December 2017

The Dad Life, Episode 1

Author: Justin Jarrett

Prayers, good vibes, happy thoughts…whatever cosmic currency you deal in, please send a little my way. There’s nothing wrong with me; it’s just that my wife is leaving town for a few days, leaving me single-dadding with our seven-year-old son (easy) and four-year-old daughter (uhh…not easy).

The last time she left us alone—for a 10-day work trip to France—I experienced what can best be described as a minor mental breakdown and resigned from my day job to become a full-time freelance writer the day after she got home. Come to think of it, what is she thinking by leaving us again? So irresponsible.

But I digress.

The truth of it is we get through the weekdays on our own just fine, thank you very much. Daddy is already the pick-up and drop-off guy, so that’s no problem, and my wife works in Savannah while I work from home (since the last single-parenting incident). I usually get dinner on the table, too. Bedtime is a little tougher when you’re playing zone defense instead of man-to-man, but I’m eventually able to wear them down.
Then comes the weekend.

The weekend is everything when you’re young and carefree—48 hours of limitless possibilities and copious amounts of sleep. For parents, it is something altogether different, and for single parents (or those playing them for a few days), it is a challenge, to say the least. The weekend can wear down even the parental tag team champions of the world, so when you don’t have any backup, you don’t stand a chance.

First of all, there is no sleeping in, at least not with my kids. They might give you until 7, if you’re lucky and no one has to pee. And even if they did allow you to sleep in, you wouldn’t be able to take advantage on Saturday, because the extracurricular activities start at 9.

By the time we’ve completed the Extracurricular Tripleheader Gauntlet—soccer, gymnastics, and baseball (with lunch squeezed in somewhere)—I’m exhausted… and it’s only 1:30 p.m. on Saturday.

Instead of vegging out in front of the TV and watching football, I spend most weekends refereeing fights over whether we’re going to watch one mind-numbing episode after another of Pokémon or endure yet another viewing of Frozen. Regardless of what we settle on, it will simply be background noise for a rousing game of Loudly Chase Each Other Around the Living Room Until Someone Gets Hurt. The end of this game is signaled by me yelling, “How many times did I tell y’all to be careful?!” Nobody wins.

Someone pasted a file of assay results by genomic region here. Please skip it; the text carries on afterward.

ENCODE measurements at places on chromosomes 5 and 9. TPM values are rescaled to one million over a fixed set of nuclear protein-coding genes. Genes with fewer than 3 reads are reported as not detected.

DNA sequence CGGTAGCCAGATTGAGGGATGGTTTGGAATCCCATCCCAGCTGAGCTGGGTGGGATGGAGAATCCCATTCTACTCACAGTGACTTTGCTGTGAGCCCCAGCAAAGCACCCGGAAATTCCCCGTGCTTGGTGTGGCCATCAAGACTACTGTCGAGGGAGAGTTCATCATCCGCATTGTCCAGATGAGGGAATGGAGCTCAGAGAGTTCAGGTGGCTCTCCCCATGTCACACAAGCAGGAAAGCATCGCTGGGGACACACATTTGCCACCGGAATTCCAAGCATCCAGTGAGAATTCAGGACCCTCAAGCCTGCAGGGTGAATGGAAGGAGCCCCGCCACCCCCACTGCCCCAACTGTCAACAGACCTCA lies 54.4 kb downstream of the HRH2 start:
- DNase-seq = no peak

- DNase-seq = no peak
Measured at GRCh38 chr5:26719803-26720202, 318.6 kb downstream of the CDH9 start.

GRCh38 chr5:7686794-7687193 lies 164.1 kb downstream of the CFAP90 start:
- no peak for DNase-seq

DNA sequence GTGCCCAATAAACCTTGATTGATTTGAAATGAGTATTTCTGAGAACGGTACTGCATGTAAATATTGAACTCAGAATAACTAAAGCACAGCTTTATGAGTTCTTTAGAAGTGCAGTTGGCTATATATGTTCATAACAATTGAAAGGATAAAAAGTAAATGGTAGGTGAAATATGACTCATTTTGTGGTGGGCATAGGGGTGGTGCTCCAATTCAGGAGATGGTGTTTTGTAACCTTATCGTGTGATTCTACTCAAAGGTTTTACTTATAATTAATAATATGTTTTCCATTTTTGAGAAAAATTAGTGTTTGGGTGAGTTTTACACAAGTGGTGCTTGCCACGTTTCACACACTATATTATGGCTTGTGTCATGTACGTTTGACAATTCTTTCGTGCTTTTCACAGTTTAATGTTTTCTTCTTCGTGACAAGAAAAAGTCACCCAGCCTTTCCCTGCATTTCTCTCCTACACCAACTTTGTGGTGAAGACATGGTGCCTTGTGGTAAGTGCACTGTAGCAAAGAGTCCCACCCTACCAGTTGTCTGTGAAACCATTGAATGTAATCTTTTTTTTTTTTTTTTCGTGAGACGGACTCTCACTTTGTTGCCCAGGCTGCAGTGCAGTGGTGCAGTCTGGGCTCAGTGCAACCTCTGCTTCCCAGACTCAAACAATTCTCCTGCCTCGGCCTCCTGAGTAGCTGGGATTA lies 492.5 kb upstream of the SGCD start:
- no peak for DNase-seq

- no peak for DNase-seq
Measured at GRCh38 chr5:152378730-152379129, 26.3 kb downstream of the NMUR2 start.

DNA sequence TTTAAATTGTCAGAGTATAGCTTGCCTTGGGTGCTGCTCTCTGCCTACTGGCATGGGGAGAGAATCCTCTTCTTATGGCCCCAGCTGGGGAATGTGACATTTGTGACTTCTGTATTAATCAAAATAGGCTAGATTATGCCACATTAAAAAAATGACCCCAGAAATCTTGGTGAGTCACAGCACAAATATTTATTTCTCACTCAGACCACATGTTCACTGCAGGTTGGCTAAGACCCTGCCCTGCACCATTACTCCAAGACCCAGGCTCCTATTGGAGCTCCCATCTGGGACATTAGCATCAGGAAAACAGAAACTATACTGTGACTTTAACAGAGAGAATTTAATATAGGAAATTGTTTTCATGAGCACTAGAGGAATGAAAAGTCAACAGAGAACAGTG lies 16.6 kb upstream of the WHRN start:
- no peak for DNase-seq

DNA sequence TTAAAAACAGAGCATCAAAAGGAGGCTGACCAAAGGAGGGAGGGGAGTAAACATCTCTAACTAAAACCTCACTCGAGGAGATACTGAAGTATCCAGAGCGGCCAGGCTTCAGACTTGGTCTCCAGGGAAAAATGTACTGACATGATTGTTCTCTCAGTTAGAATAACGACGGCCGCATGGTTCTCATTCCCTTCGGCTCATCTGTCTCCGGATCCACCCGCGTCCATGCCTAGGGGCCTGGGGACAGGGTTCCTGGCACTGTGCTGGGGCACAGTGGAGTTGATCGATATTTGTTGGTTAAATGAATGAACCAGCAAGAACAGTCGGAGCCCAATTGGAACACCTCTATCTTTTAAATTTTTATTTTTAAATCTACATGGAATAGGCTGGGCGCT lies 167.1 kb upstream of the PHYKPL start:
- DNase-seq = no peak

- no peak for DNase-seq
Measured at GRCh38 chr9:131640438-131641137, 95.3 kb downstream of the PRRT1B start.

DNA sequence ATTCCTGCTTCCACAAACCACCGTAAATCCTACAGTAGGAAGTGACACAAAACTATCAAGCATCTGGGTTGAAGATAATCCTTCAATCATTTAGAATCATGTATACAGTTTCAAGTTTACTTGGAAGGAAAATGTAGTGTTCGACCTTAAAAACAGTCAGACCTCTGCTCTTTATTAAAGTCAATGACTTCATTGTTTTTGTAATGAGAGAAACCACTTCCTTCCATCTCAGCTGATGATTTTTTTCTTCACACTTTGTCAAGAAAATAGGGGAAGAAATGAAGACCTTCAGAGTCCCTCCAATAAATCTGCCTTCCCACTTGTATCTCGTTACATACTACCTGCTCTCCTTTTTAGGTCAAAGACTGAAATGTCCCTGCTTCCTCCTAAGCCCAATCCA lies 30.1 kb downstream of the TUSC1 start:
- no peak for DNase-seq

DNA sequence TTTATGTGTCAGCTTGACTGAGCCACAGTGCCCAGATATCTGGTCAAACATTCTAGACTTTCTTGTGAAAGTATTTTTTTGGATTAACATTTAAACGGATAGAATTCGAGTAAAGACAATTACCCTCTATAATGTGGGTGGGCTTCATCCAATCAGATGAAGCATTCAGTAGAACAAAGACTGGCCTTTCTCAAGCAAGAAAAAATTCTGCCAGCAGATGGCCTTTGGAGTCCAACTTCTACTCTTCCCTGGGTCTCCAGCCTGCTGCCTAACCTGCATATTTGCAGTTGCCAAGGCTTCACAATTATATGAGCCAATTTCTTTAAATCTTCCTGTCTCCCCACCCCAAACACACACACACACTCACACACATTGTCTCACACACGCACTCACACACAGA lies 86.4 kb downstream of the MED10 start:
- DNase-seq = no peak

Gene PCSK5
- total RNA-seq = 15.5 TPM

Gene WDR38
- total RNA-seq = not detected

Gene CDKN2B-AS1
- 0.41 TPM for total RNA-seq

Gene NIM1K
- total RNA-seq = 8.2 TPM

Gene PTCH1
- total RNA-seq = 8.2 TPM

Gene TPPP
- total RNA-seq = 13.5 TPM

“Take them to the playground,” you might be saying. Let them burn off some energy. Great idea, except trying to keep track of two small children at a public playground is a nightmare. Most of them have a definitive Lord of the Flies vibe, and I’m not trying to tell my wife that one of our children is in the emergency room after a tumble from the shrimp boat, or worse, missing in action somewhere in the wilds of Old Town Bluffton.

So, we stay in the relative safety of home, where we’re likely to keep everything but Daddy’s sanity intact.
Our children are polar opposites. Bubby is the world’s sweetest kid and is intrinsically motivated to always do the right thing and urge his sister to follow suit. He will happily entertain himself with his iPad, often by using educational apps—unprompted. When told it’s time to take a break from video games, he will quietly read to himself until you tell him he can stop or he runs out of books, whichever comes first.

The Princess is something else. While she has been known to play independently and quietly (save for her sometimes super-creepy whispering to no one in particular that leads us to wonder if she has The Shining), she’s more likely to be found belting out girl power songs at the top of her lungs. With a notorious streak for mischief, her prolonged silence is rare—and unsettling.

While my son cries almost exclusively when he feels he has done wrong or disappointed us, my daughter wields her tears as a deadly weapon, and she has little regard for the damage they inflict. She has a way of trying to get what she wants, and she is not a peaceful negotiator. Dread is not a strong enough word for my feelings about her teenage years. Unfortunately for both of us, I do not react well when she goes full fournado. I am the idiot storm-chaser taking video when I should be lying low in the ditch.

I take no pride in losing a hard-headed battle of wills with a four-year-old, but I am usually too stubborn to stop myself. There are no winners in these battles. It is in these moments that we miss Mommy the most, and at the end of an episode we are both left crying for her to come home, though I’m usually able to keep my crying on the inside.

Oh, and did I mention I don’t drink alcohol? Yeah, I know.

The Princess bounces back much more quickly than I do and can often be coaxed back to sanity just by reminding her to get back in her “front brain”—a trick we learned from her play therapist when she was a wee threenager with a penchant for vigilante justice.

She’s back to her bubbly self in no time.

“Ohhh, look what you made me do. Look what you made me do. Look what you made me doooo,” The Princess scream-sings as she prances back and forth in front of the TV. There is no music playing.

“The old Taylor can’t come to the phone right now. Why? BECAUSE SHE’S DEAD!”

I don’t even ask her to be quiet. You have to pick your battles.

It doesn’t take long to reinforce just how amazing full-time single parents are, and I sincerely do not know how y’all do it. Thankfully, my episode will last only three days, only one of which falls on the weekend. Mommy will be home in time for us to tackle Sunday as a team.

And at least this time I don’t have a day job to quit.

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